Anthony Cummings will be out to put a rare stamp on the BMW at Rosehill Gardens on Saturday, at a time when trainers are under siege by cobalt, emphasised by the recent departure of Peter Moody.

Many legends have fallen foul of the rules of racing, which Moody breached with cobalt, the potency of which is still questionable.

Still it's a matter of whether the sentence fits the crime. Moody has presented much of what is good about the turf, and a fine would have been more fitting than a six-month suspension.

After all, the cost of defending a racing infringement in the modern day far surpasses that of when the Australian Jockey Club and Victoria Racing Club controlled the industry.

Turf justice then was quick, often lethal but on reflection worked in the best interests of the industry, superior to the long, drawn out hearings in the current Victorian chapter.

Now headed to the spelling paddock, Moody won the BMW with Manighar in 2012 while the master, and father of Anthony, Bart Cummings, was successful three times, once with Beau Zam (1988), a boom three-year-old, the same vintage as Montaigne, prepared by Anthony, who is chasing a double with the age in the weight-for-age staying test this year.

Anthony notched the BMW in 2013 with Fiveandahalfstar but he was having his 20th start while Beau Zam was on 19, more seasoned than Montaigne going into it with only six races to date in his first campaign. Apart from the trainer, Montaigne has another similarity with Fiveandahalfstar. Both geldings were by sires prepared by Cummings.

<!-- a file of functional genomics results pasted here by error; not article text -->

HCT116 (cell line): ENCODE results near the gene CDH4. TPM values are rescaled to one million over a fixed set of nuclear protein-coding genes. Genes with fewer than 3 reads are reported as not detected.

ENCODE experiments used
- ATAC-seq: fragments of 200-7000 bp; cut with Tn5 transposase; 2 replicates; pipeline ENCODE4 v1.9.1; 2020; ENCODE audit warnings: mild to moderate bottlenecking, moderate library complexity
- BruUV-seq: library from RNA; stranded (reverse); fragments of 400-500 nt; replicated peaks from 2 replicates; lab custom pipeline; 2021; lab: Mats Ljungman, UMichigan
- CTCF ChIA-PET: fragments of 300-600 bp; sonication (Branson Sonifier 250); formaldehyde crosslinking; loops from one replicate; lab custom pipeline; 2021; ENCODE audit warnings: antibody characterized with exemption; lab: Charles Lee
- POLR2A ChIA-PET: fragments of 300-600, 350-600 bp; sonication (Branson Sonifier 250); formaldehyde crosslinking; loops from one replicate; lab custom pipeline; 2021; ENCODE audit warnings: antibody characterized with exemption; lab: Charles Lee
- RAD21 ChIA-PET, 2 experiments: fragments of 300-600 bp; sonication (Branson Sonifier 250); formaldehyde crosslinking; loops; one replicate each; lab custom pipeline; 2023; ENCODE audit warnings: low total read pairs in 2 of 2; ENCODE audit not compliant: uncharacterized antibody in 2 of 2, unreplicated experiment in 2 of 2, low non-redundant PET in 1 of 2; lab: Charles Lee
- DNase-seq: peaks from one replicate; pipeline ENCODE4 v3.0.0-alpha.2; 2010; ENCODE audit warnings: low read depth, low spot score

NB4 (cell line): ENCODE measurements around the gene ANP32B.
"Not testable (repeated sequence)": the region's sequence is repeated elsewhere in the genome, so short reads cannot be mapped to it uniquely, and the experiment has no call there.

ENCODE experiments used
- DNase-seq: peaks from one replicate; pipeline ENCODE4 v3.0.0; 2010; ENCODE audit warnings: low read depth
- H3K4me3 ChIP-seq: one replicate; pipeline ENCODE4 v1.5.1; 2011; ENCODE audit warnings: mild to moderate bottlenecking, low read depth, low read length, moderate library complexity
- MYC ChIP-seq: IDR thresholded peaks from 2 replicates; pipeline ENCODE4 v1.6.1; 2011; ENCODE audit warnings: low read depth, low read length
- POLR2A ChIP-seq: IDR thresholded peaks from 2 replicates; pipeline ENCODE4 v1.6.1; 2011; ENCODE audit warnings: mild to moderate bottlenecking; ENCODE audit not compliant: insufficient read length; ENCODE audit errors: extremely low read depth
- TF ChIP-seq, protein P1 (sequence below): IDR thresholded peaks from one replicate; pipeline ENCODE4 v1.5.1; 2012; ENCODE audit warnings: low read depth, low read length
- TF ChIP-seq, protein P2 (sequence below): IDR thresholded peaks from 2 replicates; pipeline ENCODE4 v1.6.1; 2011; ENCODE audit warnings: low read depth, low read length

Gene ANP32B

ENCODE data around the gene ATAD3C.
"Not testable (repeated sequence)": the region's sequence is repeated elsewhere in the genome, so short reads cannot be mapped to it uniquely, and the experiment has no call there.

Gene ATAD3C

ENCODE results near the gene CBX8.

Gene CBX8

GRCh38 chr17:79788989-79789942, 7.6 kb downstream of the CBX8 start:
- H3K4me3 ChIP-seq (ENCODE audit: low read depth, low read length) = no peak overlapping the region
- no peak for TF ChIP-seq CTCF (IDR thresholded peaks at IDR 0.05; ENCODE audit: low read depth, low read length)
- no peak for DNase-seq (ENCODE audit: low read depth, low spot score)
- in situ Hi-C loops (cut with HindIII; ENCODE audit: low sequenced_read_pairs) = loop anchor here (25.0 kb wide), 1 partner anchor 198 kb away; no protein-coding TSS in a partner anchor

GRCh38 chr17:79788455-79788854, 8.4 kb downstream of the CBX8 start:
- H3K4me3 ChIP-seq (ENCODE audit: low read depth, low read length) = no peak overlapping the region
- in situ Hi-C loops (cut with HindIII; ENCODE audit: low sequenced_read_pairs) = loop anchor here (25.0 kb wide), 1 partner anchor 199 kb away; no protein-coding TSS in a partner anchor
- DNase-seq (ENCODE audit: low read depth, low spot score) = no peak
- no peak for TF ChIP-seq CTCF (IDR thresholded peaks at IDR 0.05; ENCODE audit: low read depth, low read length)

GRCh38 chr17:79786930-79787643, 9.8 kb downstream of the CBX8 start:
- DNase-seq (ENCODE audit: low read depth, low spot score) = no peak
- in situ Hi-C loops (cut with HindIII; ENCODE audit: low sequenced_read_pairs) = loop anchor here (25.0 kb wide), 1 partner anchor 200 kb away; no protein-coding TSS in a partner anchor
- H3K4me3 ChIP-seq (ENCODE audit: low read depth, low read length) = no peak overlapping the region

Fiveandahalfstar was by Hotel Grand while Cummings went to the South Island of New Zealand where Road To Rock, who also raced for him, now stands to secure Montaigne.

Obviously the trainer knows what is required from a three-year-old and figures Montaigne should have finished closer - beaten 1.8lengths - to the highly talented Tarzino, in the Rosehill Guineas last Saturday. Tarzino would have been strongly fancied in the BMW.

Being tardy at the start has been a problem for Montaigne and Cummings is hopeful a clean break out of the barriers under Damian Oliver will enable him to take up a better position.

Still the 2400 metres concerns me, particularly as Montaigne is out of Stylish Bel, a Bel Esprit mare, noted more for speed than stamina. The credentials of Preferment, winner by protest in the Australian Cup at Flemington last start, influence me. Maybe a rain-affected track, or even give in the surface, will bring the best out of Our Ivanhoe but Mongolian Khan, downed by colic last spring, hasn't looked the same horse in Sydney this campaign.

Jack Petley, knowledgeable when it comes to New Zealanders, warned: "He is trained by Murray Baker". Obviously that can be taken as Baker having a magic wand.

While Rosehill has strong fields for Saturday, it lacks the appeal of Golden Slipper day last week but then it made the previous Super Saturday at Flemington look like Hanging Rock. Yes, the Golden Slipper was a mess but Winx in the Ryder gave a preview of what promises to be a great Doncaster at Randwick next Saturday.

Perhaps a feature on Saturday will be Blake Spriggs in a David against Goliath role. Spriggs on ABC News Radio's Hoof On the Till said jockeys riding out of town could hold their own against the best if given the opportunity, and Saturday features current greats including Oliver, Hugh Bowman, James McDonald, Dwayne Dunn, Craig Williams, Blake Shinn and Opie Bosson.

Spriggs, once scoring five winners on a Rosehill Saturday, handles Sir John Hawkwood in the Neville Sellwood Stakes and Cosmic Cube (Doncaster Prelude). It's Somewhat is my pick in the Sellwood but an inspired effort by Spriggs could bring him undone and while Excess Knowledge looks a standout against Cosmic Cube, navigation could again play a big role.

This article was written by MAX PRESNELL from Sydney Morning Herald and was legally licensed through the NewsCred publisher network.